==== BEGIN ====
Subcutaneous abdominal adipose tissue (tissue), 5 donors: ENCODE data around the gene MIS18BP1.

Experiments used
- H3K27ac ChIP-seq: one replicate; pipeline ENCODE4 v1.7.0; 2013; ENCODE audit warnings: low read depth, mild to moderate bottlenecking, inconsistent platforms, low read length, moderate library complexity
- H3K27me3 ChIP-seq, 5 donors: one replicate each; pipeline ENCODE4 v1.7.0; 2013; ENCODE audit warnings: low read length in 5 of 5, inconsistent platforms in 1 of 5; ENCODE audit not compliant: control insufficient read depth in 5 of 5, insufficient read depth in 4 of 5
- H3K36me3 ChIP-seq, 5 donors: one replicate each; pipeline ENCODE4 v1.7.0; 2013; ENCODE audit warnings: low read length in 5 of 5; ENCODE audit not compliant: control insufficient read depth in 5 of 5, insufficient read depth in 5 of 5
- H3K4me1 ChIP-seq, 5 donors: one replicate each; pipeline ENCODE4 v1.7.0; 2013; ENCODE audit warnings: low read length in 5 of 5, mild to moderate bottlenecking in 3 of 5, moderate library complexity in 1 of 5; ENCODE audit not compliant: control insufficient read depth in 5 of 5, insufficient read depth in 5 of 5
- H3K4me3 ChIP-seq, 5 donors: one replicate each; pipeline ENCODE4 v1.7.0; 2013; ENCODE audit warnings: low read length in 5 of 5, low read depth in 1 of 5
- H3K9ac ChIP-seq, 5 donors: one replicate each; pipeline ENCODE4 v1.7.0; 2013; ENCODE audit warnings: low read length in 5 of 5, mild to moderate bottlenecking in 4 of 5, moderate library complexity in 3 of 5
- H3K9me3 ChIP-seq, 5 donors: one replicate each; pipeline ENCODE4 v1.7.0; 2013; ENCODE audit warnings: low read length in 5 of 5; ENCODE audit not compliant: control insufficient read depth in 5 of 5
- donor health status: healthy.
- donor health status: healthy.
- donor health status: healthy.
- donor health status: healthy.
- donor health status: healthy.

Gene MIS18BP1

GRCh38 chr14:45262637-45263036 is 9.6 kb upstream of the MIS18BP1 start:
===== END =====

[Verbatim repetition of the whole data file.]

Subcutaneous abdominal adipose tissue (tissue), 5 donors: ENCODE data around the gene MIS18BP1.

Experiments used
- H3K27ac ChIP-seq: one replicate; pipeline ENCODE4 v1.7.0; 2013; ENCODE audit warnings: low read depth, mild to moderate bottlenecking, inconsistent platforms, low read length, moderate library complexity
- H3K27me3 ChIP-seq, 5 donors: one replicate each; pipeline ENCODE4 v1.7.0; 2013; ENCODE audit warnings: low read length in 5 of 5, inconsistent platforms in 1 of 5; ENCODE audit not compliant: control insufficient read depth in 5 of 5, insufficient read depth in 4 of 5
- H3K36me3 ChIP-seq, 5 donors: one replicate each; pipeline ENCODE4 v1.7.0; 2013; ENCODE audit warnings: low read length in 5 of 5; ENCODE audit not compliant: control insufficient read depth in 5 of 5, insufficient read depth in 5 of 5
- H3K4me1 ChIP-seq, 5 donors: one replicate each; pipeline ENCODE4 v1.7.0; 2013; ENCODE audit warnings: low read length in 5 of 5, mild to moderate bottlenecking in 3 of 5, moderate library complexity in 1 of 5; ENCODE audit not compliant: control insufficient read depth in 5 of 5, insufficient read depth in 5 of 5
- H3K4me3 ChIP-seq, 5 donors: one replicate each; pipeline ENCODE4 v1.7.0; 2013; ENCODE audit warnings: low read length in 5 of 5, low read depth in 1 of 5
- H3K9ac ChIP-seq, 5 donors: one replicate each; pipeline ENCODE4 v1.7.0; 2013; ENCODE audit warnings: low read length in 5 of 5, mild to moderate bottlenecking in 4 of 5, moderate library complexity in 3 of 5
- H3K9me3 ChIP-seq, 5 donors: one replicate each; pipeline ENCODE4 v1.7.0; 2013; ENCODE audit warnings: low read length in 5 of 5; ENCODE audit not compliant: control insufficient read depth in 5 of 5
- donor health status: healthy.
- donor health status: healthy.
- donor health status: healthy.
- donor health status: healthy.
- donor health status: healthy.

Gene MIS18BP1

GRCh38 chr14:45262637-45263036 is 9.6 kb upstream of the MIS18BP1 start: